But then, on the flip side, am I trying to portray myself as more cultured because I also appreciated the other paintings, and if so, why? Why do I feel the need to put myself ‘above’ others because they focused on one famous painting. After all, it’s famous for a reason–because it’s good. So why should I shit on them for wanting to feel as if they had a personal experience with good art? 

Is it because I’m so insecure I feel that my identity is wrapped up in someone who enjoys and creates art, and that they’re taking that identity away from me and somehow making my interest seem less valid? 

Yes, probably, but we can save that for the psychiatrist’s couch. 

The video then cites a 2017 study that found that when you’re taking pictures with the intent of posting them for other people, you actually get more anxious, and you have a hard time enjoying the experience of viewing the art. Most likely you’re wondering how many likes you’re going to get and if this is the photo that’s going to make you instafamous. How are people going to view you as a brand as a result of this picture? 

This stress increases your enjoyment of art and the moment. This finding doesn’t come as a surprise, given the amount of research that has been done regarding how social media is destroying us all

So, is Instagram changing art? 


However, that change doesn’t necessarily have to be a bad thing. With new technology comes new ways of interacting with, but ultimately appreciating and gaining value from, works of art. 

Additionally, technologies like Instagram allow people who don’t have the means to view art in person to get glimpses of it as seen through the lens of others. For example, when I still lived in NYC, I had a membership to the MOMA (thanks mom) and got to see the exhibits and permanent collections there whenever I wanted. This was also when the Metropolitan Museum of Art was still pay-what-you-will for all visitors too. Now I’m living somewhere where getting to a museum is significantly less easy. I can go downtown to a smallish museum or commute one to two hours up to San Francisco to see some art. That takes time, and a lot of money for the train, so normally I just don’t do it. With apps like Instagram, I can view these works and new exhibits without the hassle (although with admittedly much less of the depth of experience I would get in person).

Instagram also exposes me to new artists. As mentioned above, the gallery-as-mediator is no longer required to discover new artists and new work. By scrolling through the #art and #painting tags, I have a sea of art at my fingertips, and I can find pieces that stand out to me. 

So, Instagram is changing art, but it’s not all bad. I think it’s just important to keep in mind your intentions when you’re taking pictures of or making your own art–are you doing something because you want to express something about yourself to yourself and the world, and are you doing it because you want the approval of others?

It may be a fine line between the two, but it’s something worth thinking about. What are your thoughts?

Watch the video ‘Is Instagram Changing Art?’ below:

One Week 2020 Resolution Check-In

Welcome to 2020! Welcome to a new year of Enough, but better!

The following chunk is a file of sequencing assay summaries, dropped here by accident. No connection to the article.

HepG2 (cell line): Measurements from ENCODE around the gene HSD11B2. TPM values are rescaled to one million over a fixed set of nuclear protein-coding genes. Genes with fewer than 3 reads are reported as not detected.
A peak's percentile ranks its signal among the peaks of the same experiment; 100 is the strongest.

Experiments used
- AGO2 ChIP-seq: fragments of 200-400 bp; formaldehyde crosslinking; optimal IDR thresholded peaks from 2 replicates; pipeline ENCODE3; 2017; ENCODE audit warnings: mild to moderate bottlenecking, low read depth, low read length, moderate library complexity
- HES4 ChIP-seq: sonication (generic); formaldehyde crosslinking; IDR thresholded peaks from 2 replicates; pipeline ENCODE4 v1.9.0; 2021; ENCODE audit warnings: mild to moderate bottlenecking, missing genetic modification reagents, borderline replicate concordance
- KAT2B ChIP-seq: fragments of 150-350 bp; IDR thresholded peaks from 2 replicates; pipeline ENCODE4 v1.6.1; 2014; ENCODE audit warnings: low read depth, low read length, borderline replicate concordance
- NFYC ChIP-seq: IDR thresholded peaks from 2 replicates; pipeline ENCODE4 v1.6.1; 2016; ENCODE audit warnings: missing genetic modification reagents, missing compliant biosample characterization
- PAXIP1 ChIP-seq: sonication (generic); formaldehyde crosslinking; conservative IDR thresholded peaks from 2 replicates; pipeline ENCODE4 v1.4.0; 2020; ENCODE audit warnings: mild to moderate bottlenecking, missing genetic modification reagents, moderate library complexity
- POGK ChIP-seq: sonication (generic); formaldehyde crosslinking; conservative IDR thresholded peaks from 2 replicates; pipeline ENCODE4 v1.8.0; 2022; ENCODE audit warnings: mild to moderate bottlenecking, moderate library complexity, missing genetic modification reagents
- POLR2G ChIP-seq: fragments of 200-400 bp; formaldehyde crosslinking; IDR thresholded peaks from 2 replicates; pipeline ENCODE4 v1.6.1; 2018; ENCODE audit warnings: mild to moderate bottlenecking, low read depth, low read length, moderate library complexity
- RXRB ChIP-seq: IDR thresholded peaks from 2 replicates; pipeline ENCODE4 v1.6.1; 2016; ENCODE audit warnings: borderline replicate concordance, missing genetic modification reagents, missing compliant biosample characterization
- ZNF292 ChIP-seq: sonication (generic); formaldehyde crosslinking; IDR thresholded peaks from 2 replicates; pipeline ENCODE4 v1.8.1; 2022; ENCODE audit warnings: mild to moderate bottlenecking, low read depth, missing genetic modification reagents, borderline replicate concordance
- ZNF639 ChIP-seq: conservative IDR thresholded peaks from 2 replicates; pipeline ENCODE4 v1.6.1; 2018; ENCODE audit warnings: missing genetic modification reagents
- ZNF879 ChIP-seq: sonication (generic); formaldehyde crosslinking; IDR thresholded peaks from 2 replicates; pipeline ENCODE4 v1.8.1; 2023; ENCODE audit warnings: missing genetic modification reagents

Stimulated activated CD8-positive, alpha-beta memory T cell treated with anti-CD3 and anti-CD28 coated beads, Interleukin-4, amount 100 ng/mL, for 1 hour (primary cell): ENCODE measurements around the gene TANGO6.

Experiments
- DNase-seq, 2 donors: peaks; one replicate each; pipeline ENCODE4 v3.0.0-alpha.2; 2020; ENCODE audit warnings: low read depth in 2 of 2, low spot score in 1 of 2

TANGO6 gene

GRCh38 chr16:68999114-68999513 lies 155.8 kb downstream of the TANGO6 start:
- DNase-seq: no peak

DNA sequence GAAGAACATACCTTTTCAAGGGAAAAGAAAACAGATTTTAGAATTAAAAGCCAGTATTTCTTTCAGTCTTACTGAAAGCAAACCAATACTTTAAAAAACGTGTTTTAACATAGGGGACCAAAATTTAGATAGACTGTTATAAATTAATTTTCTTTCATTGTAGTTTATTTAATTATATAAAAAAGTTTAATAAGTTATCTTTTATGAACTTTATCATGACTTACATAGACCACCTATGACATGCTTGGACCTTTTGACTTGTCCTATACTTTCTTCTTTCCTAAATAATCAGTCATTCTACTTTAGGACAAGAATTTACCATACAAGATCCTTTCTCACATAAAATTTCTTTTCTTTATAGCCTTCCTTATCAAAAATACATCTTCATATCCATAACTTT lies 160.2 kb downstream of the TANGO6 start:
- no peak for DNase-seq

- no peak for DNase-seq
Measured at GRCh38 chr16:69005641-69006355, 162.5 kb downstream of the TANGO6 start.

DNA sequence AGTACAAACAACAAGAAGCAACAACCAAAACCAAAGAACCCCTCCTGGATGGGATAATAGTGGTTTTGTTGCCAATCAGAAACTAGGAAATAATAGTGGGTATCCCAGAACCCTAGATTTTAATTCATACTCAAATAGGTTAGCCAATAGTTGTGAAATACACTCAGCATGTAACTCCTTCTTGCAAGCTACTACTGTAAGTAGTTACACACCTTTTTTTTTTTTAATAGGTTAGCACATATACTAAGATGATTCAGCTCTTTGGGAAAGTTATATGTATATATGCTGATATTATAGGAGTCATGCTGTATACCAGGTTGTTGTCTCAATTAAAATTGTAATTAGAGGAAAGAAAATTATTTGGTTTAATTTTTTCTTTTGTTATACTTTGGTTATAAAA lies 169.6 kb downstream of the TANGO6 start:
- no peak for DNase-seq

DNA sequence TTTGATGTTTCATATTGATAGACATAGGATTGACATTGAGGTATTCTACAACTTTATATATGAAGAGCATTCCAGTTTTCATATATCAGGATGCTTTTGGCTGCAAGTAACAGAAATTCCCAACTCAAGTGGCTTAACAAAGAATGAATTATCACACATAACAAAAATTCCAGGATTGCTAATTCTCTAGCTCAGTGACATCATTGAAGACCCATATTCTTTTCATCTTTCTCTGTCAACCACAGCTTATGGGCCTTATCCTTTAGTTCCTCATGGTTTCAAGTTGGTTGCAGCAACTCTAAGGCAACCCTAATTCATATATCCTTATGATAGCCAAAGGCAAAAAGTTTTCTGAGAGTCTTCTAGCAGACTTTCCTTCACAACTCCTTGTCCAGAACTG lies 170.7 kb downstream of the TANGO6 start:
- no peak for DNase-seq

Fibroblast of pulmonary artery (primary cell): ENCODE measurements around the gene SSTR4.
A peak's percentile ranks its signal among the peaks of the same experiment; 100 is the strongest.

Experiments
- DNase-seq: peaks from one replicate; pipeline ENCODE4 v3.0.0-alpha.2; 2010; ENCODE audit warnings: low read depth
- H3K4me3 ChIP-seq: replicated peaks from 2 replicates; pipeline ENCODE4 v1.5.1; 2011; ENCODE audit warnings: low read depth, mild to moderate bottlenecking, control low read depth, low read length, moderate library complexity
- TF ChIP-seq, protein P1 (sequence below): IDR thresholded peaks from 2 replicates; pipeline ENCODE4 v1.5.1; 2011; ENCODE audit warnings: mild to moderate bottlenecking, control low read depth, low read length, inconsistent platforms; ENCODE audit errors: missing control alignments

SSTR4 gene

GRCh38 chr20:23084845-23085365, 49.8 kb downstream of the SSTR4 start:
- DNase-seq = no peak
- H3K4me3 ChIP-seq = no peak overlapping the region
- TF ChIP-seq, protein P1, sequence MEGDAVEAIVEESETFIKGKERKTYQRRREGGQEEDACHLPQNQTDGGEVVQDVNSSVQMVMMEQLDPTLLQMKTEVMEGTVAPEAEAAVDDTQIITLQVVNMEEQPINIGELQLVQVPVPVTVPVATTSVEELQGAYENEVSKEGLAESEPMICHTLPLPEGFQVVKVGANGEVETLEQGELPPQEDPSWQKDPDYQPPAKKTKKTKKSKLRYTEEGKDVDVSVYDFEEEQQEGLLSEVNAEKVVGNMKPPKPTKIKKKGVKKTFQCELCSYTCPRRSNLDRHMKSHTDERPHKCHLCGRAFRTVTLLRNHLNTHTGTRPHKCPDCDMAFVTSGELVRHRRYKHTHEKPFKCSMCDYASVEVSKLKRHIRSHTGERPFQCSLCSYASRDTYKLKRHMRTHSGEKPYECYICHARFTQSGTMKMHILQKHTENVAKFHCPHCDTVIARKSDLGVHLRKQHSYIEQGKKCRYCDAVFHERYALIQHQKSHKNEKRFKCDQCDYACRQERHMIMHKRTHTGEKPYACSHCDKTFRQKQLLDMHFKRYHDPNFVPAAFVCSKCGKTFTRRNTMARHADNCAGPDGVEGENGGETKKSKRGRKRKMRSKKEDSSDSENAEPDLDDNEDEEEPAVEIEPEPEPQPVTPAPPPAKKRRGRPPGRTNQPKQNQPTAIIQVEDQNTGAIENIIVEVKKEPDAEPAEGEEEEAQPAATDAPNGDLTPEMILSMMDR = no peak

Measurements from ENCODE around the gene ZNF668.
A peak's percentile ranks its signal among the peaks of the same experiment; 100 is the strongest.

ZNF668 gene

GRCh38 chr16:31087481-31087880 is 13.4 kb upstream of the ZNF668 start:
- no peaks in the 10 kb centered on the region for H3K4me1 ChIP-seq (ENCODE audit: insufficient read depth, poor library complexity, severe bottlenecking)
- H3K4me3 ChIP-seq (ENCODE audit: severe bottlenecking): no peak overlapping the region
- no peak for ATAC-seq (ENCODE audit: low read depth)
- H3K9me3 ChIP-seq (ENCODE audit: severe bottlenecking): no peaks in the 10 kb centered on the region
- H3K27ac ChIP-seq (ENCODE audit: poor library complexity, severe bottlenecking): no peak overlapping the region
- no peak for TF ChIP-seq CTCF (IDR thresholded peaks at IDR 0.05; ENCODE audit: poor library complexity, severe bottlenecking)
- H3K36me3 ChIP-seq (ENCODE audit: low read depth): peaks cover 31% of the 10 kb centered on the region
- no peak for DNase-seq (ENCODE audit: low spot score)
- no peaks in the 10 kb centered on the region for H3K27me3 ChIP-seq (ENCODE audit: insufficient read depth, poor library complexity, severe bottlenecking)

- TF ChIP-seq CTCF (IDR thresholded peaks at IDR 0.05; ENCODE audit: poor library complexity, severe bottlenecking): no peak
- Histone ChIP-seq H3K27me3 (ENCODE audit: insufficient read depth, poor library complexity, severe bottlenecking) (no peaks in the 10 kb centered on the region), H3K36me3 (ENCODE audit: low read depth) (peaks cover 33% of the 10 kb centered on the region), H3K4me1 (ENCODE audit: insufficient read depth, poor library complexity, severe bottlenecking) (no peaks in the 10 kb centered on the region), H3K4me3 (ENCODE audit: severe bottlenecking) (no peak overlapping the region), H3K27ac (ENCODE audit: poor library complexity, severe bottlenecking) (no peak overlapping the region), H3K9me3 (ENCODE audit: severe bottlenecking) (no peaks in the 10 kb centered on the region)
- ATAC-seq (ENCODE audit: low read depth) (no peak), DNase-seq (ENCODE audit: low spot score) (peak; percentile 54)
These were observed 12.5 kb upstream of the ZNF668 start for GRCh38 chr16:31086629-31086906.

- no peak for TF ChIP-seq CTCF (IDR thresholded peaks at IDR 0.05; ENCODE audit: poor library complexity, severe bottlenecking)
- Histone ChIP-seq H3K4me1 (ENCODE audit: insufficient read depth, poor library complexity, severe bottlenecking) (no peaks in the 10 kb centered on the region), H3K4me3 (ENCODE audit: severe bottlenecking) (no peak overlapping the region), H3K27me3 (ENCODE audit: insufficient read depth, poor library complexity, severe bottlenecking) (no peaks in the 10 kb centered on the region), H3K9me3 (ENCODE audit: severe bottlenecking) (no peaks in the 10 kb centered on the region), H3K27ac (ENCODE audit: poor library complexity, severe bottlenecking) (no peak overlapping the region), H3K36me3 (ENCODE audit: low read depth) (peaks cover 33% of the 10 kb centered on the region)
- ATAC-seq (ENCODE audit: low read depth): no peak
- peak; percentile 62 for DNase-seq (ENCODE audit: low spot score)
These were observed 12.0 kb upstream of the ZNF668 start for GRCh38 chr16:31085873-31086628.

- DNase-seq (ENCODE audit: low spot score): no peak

For the first post of the new year (and new decade, woo!) I wanted to touch base with the resolutions I discussed in my last post of 2019. Have I been successful in sticking with these resolutions? 

Resolution #1: Each week, I will create at least one creative/non-personal finance post for Enough, but better in addition to any personal finance posts I make. 

On track, if you count this post.

As I explained in my previous post, one of my goals for the new year is rewiring Enough, but better to further align with its intended purpose–a navel-gazing and, perhaps, narcissistic exploration into my own personal self, interests, and values (although using that kind of language is not in line with goals of self-love, ha ha). Part of that rewiring includes writing one post per week for Enough, but better than is not related to personal finance. 

This blog wasn’t intended to be a personal finance blog. Personal finance and FIRE/FIOR is definitely a huge interest of mine, but it’s not what I want to focus all my time and energy on. And, frankly, I think it makes me obsess too much over money to the detriment of creating a life that I find fulfilling and enjoyable in the moment.

Does this mean I’m giving myself carte blanche to go crazy with spending money on art supplies and exotic vacations? No, no it doesn’t. But does this mean I am allowing myself to actually get supplies to paint if I fucking want to, because it brings me joy? Yes.

Channeling some Bob Ross energy.

Besides, what’s the point of retiring early if you don’t know what to do with all your free time? 

Resolution #2: I will get off the internet by 7:30 pm every night. 

On track.

I anticipated this being one of the harder resolutions to stick to–and I was right.

Especially since it’s winter and the days remain dark and cold (and yes, even though I live in California, I am constantly cold), I’ve made a habit of coming home, crawling under the many covers of my bed, and binging YouTube videos until I grow too hungry to ignore my stomach. Then I cook and sit my sorry self right back on the couch. No more, I say!

I just can’t anymore.

So far, the hardest night to stick to this resolution was last Friday, when I came home from the gym. On work days when I go to the gym, I usually don’t get home until around 6:45 pm or 7:00 pm. Since I currently live alone, I like to watch shows or YouTube videos while I cook and eat. On Friday, I had barely finished eating at 7:30 pm. Without this resolution, I would have sat and watched for another half hour or so before getting on with my evening. 

Gym nights are going to be tough.